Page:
Diversity in business forms can deliver sustainable growth, says report
Tuesday, November 26th, 2013 By
Expanding the diversity of UK business forms will improve the way businesses operate and result in sustainable growth, according to a study by the business thinktank Tomorrow’s Company.
Its report, Tomorrow’s Business Forms, argues that a business’ purpose is more effective and successful when it is underpinned and reinforced by the form of the business. The report warns that when business form is incompatible there is a risk that trust and value might be compromised.
The study shows how some listed and private companies have changed business forms and the growing array of options. Growth in diversity of business forms includes social enterprise, employee ownership, public sector mutuals, listed company hybrids and community interest companies.
Tomorrow’s Company worked with a group of businesses leaders, including the heads of Deloitte, John Lewis and Camelot. It argues that a healthy economy gives a choice to customers, investors, employers, employees and the wider community.
Speaking at the launch of the report, Mark Preston, group CEO of Grosvenor, said, “The best recent example of a failure to match form to purpose must be Southern Cross care homes collapse. The vulnerability of its residents and the rather obvious purpose of caring for them ought to demand […] a business form and ownership suitable to conservative financing.”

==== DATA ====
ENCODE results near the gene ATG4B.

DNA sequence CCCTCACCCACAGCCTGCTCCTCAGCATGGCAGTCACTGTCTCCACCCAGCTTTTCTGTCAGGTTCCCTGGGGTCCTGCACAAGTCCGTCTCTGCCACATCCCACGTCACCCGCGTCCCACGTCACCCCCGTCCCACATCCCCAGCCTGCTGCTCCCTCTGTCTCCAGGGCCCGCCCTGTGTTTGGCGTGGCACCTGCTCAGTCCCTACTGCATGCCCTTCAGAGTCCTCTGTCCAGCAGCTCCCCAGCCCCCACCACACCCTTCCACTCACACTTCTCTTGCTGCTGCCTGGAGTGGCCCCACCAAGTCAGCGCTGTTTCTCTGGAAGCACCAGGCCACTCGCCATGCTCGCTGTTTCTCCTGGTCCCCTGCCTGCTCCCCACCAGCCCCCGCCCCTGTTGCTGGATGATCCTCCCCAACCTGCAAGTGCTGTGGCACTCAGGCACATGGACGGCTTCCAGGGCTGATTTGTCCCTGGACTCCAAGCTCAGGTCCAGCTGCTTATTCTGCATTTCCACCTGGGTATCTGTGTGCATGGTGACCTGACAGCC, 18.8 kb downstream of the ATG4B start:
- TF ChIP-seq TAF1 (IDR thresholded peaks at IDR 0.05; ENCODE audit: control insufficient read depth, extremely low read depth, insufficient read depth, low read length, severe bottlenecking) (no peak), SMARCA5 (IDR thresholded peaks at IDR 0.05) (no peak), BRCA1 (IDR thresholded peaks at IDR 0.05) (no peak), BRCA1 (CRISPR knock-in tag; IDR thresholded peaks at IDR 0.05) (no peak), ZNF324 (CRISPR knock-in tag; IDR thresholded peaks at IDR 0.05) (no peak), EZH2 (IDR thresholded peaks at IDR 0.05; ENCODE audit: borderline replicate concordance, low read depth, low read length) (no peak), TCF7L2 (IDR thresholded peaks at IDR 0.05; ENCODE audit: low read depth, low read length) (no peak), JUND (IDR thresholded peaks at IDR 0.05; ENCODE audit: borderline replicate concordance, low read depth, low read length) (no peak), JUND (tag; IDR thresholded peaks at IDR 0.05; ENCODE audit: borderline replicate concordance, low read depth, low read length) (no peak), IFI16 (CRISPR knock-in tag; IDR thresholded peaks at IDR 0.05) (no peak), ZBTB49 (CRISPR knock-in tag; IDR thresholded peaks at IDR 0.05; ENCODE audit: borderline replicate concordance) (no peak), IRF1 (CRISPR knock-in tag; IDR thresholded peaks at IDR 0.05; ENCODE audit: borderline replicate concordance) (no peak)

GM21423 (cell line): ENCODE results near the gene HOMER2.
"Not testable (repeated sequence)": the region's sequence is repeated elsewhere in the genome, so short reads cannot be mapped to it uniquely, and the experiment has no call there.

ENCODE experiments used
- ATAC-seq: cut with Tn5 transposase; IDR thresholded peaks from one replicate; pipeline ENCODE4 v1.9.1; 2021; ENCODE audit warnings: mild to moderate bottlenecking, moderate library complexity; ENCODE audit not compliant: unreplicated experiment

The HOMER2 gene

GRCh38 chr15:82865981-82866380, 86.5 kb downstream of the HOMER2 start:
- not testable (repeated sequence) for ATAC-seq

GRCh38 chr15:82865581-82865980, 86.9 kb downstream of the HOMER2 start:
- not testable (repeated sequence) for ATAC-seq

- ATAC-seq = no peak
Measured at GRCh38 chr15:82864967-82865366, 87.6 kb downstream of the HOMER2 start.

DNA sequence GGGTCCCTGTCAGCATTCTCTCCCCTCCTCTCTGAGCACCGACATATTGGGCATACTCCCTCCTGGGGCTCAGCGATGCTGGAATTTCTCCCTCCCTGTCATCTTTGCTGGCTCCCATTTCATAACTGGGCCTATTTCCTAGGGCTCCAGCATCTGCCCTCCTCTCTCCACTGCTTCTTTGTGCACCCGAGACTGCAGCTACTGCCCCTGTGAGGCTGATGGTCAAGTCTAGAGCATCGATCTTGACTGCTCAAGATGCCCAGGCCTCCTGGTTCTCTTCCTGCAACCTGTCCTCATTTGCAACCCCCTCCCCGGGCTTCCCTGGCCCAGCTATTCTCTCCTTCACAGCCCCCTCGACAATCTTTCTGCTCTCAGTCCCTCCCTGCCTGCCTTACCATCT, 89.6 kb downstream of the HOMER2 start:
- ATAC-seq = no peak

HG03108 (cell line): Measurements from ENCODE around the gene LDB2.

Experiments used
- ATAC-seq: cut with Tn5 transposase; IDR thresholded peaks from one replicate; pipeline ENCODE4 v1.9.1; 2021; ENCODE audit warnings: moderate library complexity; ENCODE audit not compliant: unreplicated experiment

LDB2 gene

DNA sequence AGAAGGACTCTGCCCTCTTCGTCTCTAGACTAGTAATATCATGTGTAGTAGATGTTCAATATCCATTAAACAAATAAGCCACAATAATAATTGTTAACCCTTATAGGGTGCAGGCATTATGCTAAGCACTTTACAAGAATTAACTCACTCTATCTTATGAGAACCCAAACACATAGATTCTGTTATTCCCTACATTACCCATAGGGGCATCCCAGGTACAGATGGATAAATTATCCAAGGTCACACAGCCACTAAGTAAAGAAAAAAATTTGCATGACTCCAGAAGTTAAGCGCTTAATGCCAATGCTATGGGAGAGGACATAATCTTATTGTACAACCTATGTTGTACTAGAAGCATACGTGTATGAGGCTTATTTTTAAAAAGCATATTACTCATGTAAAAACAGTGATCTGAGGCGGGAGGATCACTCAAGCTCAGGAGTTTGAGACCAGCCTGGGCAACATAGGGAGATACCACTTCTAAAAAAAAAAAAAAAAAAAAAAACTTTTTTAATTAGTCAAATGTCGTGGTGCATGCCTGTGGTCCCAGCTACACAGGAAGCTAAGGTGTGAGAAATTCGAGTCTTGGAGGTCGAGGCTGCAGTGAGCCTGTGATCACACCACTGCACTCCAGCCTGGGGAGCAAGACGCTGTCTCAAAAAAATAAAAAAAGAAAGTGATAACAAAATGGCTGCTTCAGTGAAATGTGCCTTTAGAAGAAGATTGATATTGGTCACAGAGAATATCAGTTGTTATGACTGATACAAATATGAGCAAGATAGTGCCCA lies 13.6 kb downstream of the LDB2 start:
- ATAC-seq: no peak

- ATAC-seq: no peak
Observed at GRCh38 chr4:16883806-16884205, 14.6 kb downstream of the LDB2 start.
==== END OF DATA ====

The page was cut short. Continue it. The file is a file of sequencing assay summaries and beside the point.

Preston contrasted this example with the success of Circle, a health care partnership now running Hinchingbrooke Hospital within the NHS. He said the success of the first privately managed hospital is likely to be connected to the fact that Circle is half owned by clinicians and employees.
The report also highlighted the need for government to be more aware and increase diversity. It noted that the Nuttall Review, which examined employee ownership, is a step in the right direction.
Sir Charlie Mayfield, chairman of the John Lewis Partnership, commented, “Tomorrow’s Business Forms points to the importance of exploring how business can deliver both commercial success and public benefit.
“Whilst no single form of ownership is right for every business, encouraging grater plurality of ownership is a positive step in promoting staff engagement and longer-term decision making.”
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